Definition of Tenesmus: Causes, Symptoms, Considerations, Diagnosis and Treatment


It is the sensation that you go through when evacuating your stool, even though your intestines are already empty, with which you can experience exertion, pain, and cramps.

Alternative names

Pain passing stools, painful bowel movements, or difficulty defecating.


Tenesmus usually occurs due to inflammatory diseases of the intestines caused by infection or other conditions.

It can also occur with diseases that affect the regular movements of the intestines. These pathologies are called motility disorders. People with tenesmus can make an effort too hard (strain) to try to empty their bowels.

Common causes of Tenesmo

  • Abscess in the anus and rectum
  • Colorectal cancer or tumors
  • Crohn’s disease
  • Colon infection (infectious colitis)
  • Inflammation of the colon or rectum of radiation (radiation proctitis or colitis)
  • Inflammatory bowel disease (IBD)
  • Movement (motility) disorder of the intestines
  • Ulcerative colitis

Home care

If you feel you are constipated, try to increase the intake of fluids and fiber.

Call your health care provider if you continue to have symptoms of tenesmus that may be constant or intermittent.



  • Abdominal pain
  • Blood in the stool
  • Shaking chills
  • Fever
  • Sickness
  • Vomiting

These symptoms could be a sign of disease-causing the problem.


The doctor will examine you and ask you questions such as:

  • Time pattern.
  • If the problem has developed recently.
  • If it is the first time, you have had tenesmus.
  • If it is an intermittent sensation or is constant.
  • If you have presented a continuous need to empty your bowels.
  • If you have had abdominal pain
  • If you have cramps.
  • If you have always felt the need to make an effort.
  • If you have had diarrhea or vomiting.
  • You will also be asked if you have had other symptoms, such as blood in your stool and fever.
  • Dietary history
  • If you have eaten something unusual or without cooking.
  • If you have had a medical problem in the past.
  • If someone else in your family or social group had similar problems.

A complete medical evaluation and physical examination will diagnose tenesmus and identify its cause.

Severe underlying causes, such as cancer or IBD, must be found quickly since early intervention is key to recovery and management.

The doctor will take a person’s complete medical and family history and may ask other questions about:

  • Symptoms, such as duration, frequency, severity, and beginning.
  • Intestinal habits
  • Other health problems
  • A detailed abdominal examination and a rectal exam will also be performed.

Other tests that can be carried out include:

  • Blood test.
  • A culture of feces.
  • Simple x-ray film or computed tomography of the abdominopelvic area.
  • Colonoscopy to examine the entire colon.
  • Sigmoidoscopy, to explore the last sections of the colon.
  • Detection of sexually transmitted diseases.

When to see a doctor:

A person should see a doctor when it is difficult or painful to pass stool. If the symptoms persist beyond a few days or are recurrent, it is essential.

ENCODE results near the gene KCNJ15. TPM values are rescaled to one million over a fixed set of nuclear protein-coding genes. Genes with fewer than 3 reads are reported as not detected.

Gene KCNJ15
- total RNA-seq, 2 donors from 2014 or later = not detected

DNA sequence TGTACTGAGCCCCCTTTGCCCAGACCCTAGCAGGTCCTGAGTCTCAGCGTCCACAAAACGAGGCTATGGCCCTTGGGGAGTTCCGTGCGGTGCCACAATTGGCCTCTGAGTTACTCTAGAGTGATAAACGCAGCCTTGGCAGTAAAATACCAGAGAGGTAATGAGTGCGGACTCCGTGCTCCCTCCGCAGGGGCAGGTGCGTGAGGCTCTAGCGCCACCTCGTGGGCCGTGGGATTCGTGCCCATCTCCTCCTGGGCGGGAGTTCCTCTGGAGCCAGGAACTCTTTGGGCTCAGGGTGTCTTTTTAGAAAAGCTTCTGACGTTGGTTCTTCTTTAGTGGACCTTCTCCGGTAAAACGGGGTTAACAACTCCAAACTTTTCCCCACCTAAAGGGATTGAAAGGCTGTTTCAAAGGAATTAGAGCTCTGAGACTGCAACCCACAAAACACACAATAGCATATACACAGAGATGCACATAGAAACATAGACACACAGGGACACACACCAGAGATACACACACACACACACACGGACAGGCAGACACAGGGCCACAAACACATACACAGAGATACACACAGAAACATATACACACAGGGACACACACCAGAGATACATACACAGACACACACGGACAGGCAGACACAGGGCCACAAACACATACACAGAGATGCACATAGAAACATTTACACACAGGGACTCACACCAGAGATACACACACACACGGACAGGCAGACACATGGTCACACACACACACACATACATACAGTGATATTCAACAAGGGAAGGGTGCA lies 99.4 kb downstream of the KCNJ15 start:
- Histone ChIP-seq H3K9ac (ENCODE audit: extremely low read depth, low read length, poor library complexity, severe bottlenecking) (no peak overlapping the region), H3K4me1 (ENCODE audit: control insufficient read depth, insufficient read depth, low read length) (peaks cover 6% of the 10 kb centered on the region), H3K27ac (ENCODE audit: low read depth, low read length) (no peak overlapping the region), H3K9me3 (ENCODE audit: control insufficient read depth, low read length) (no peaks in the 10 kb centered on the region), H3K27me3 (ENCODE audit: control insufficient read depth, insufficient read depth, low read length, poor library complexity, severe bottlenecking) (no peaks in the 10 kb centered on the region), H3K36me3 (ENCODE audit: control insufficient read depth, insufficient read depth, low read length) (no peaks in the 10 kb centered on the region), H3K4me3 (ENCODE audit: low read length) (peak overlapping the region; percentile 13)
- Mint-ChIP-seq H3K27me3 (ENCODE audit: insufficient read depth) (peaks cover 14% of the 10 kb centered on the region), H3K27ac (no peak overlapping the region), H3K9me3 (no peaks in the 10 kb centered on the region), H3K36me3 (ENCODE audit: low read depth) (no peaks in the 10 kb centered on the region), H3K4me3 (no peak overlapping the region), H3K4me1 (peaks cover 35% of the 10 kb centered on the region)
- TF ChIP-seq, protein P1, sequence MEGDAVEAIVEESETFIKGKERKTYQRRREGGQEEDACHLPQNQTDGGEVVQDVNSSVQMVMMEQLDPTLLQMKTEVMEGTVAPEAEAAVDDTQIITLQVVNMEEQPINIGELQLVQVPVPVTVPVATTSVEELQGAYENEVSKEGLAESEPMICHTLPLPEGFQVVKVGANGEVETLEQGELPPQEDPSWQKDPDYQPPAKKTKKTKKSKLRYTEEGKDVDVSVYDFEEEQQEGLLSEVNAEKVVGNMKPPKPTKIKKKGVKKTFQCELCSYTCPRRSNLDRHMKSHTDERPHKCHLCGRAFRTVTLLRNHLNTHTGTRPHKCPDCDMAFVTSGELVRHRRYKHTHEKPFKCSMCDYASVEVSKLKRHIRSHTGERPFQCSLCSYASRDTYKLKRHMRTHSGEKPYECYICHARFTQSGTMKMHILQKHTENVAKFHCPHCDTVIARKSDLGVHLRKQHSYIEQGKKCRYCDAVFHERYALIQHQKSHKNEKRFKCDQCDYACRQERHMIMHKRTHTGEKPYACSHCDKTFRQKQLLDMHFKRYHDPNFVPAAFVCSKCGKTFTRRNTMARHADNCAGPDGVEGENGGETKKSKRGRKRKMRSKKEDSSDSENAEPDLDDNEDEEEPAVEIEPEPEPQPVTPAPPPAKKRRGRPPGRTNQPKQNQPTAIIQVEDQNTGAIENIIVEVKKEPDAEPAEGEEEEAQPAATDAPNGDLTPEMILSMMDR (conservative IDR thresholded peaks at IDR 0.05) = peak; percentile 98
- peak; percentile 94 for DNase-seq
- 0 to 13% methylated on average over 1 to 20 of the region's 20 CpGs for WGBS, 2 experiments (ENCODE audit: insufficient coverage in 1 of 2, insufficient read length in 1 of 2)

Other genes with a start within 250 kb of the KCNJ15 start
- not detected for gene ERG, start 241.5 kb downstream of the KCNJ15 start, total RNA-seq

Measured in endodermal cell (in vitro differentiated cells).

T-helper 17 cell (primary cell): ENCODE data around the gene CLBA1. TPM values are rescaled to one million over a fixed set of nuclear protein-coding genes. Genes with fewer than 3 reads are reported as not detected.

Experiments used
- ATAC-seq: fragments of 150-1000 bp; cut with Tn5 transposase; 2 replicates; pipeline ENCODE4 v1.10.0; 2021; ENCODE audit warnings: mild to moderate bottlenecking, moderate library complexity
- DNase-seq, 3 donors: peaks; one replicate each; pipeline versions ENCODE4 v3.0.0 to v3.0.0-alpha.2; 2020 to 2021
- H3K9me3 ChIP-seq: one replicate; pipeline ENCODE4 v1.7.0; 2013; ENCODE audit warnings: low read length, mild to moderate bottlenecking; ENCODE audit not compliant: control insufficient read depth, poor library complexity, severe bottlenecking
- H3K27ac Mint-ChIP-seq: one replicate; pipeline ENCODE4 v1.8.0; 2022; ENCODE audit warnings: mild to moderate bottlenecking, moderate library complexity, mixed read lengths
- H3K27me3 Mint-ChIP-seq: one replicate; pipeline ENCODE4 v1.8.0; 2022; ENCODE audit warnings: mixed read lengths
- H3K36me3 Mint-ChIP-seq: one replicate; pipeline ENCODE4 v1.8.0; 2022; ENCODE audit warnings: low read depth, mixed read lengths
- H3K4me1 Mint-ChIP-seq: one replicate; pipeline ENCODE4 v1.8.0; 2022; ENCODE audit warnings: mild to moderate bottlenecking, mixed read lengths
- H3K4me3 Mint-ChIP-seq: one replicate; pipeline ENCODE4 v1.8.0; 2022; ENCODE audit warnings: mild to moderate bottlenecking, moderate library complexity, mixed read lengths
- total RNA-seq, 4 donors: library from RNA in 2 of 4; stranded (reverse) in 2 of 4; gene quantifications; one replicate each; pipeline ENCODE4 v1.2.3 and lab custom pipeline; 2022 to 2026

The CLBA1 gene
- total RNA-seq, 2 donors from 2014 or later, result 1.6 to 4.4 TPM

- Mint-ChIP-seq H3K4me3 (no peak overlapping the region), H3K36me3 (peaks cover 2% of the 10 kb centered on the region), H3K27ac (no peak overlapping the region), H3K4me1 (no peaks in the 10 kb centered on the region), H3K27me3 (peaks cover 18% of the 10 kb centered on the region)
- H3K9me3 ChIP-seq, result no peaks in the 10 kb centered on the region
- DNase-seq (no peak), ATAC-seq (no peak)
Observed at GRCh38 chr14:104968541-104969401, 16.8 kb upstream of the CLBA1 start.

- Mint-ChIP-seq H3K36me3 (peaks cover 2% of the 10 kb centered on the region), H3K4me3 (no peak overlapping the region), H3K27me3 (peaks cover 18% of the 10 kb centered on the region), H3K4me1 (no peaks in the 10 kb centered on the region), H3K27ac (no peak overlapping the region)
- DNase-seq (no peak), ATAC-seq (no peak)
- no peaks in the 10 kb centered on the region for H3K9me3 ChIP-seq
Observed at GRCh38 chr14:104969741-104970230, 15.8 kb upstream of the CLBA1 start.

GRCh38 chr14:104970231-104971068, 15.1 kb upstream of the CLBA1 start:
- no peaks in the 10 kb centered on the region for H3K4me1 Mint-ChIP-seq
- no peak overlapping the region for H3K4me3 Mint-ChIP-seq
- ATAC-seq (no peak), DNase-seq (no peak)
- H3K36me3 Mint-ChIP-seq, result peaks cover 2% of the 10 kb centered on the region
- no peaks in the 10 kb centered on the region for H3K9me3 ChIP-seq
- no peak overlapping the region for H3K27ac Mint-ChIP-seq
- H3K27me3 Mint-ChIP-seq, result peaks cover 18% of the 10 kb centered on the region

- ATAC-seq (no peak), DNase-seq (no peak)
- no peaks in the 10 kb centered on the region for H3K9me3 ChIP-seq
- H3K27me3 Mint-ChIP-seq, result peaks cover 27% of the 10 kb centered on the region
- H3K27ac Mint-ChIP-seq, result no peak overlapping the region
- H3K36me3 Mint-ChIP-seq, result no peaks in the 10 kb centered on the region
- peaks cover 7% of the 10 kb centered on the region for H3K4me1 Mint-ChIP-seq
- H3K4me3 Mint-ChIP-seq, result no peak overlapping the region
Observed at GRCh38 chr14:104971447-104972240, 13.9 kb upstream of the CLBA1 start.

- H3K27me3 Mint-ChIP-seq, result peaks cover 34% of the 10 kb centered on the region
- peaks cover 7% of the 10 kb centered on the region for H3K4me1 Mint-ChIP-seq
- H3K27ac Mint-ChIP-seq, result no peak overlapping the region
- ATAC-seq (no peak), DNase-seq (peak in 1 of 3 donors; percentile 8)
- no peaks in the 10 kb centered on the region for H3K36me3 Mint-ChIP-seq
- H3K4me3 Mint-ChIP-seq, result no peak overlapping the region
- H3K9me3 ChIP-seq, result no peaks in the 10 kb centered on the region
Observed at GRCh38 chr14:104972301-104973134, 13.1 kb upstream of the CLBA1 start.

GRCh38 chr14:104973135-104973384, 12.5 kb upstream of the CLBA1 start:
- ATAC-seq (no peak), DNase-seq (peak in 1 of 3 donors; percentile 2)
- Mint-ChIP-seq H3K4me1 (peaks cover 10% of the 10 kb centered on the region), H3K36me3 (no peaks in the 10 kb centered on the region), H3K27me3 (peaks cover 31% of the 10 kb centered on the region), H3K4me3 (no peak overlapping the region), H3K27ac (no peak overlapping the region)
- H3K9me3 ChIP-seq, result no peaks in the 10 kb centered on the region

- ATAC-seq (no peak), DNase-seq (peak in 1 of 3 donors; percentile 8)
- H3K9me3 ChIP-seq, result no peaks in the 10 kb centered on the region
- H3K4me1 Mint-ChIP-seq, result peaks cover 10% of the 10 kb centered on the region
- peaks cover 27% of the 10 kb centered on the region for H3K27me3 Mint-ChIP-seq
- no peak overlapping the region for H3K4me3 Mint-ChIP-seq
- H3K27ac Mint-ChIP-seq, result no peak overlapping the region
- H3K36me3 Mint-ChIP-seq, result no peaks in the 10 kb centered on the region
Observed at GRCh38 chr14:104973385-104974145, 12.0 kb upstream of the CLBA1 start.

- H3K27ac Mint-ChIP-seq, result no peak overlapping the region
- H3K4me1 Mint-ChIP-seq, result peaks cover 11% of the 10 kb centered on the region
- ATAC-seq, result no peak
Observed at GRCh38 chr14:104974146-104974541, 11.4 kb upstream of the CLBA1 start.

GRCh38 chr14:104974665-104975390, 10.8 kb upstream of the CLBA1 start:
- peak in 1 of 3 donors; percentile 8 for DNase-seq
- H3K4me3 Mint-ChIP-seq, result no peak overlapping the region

Immediate medical treatment should be sought if other symptoms associated with IBD or other potentially intestinal severe conditions are experienced, including:

  • Blood in the stool.
  • Cold.
  • Fever.
  • Nausea.
  • Vomiting
  • Abdominal pain.


The treatment depends on the severity of the tenesmus and its underlying cause. According to a 2017 review of research on tenesmus in people with cancer, it may be necessary to use a combination of treatments to help control the symptoms.

Inflammatory bowel disease :

The treatment for IBD aims to relieve discomfort, achieve and maintain the remission of symptoms and avoid any complications. Medications and surgery are the most common options.

Medications available to relieve the symptoms of IBD, including tenesmus, include:

Anti-inflammatory medications: taken orally or rectally to reduce inflammation and help achieve or maintain remission.

Suppressors of the immune system: inhibit the immune system’s response that causes inflammation.

Corticosteroid therapy: rapid-acting systemic steroids to manage IBD outbreaks by causing immunosuppression and reducing inflammation.

Biological therapy: another subclass of immunosuppressants, such as a monoclonal antibody, targets substances in the body that lead to inflammation.

Antibiotics: are used against bacteria that may be causing or worsening symptoms.

Laxatives: prescribed for those with tenesmus related to constipation.

Relief of pain: symptoms that cause severe pain can be treated with analgesics. These may be added to other medications for the cause of pain and tenesmus.

Surgical procedures can widen a small intestine or remove blockages that are causing tenesmus and other symptoms of IBD.

Motility disorders:

Any abnormal movement of food or waste in the digestive tract can be considered an intestinal motility disorder. Diarrhea and constipation are the two most obvious signs of abnormal bowel motility.

Tenesmus associated with infectious diarrhea can be treated with antibiotics or antiparasitics to kill an underlying bacterial or parasitic infection. If certain foods or medications cause diarrhea, a doctor may recommend that a person avoid them.

Constipation that causes tenesmus can be treated with a laxative so that the stool can pass through the colon more quickly.

Impacted stools, where debris gets stuck in the colon, can be removed manually by a doctor or eliminated with a rectal laxative enema or irrigation with water.

Treatment for other causes:

Tenesmus caused by other medical conditions, such as cancer or a sexually transmitted infection, can be resolved once the underlying disease is treated effectively.

The doctors will adapt the treatment plans according to the unique needs of each individual.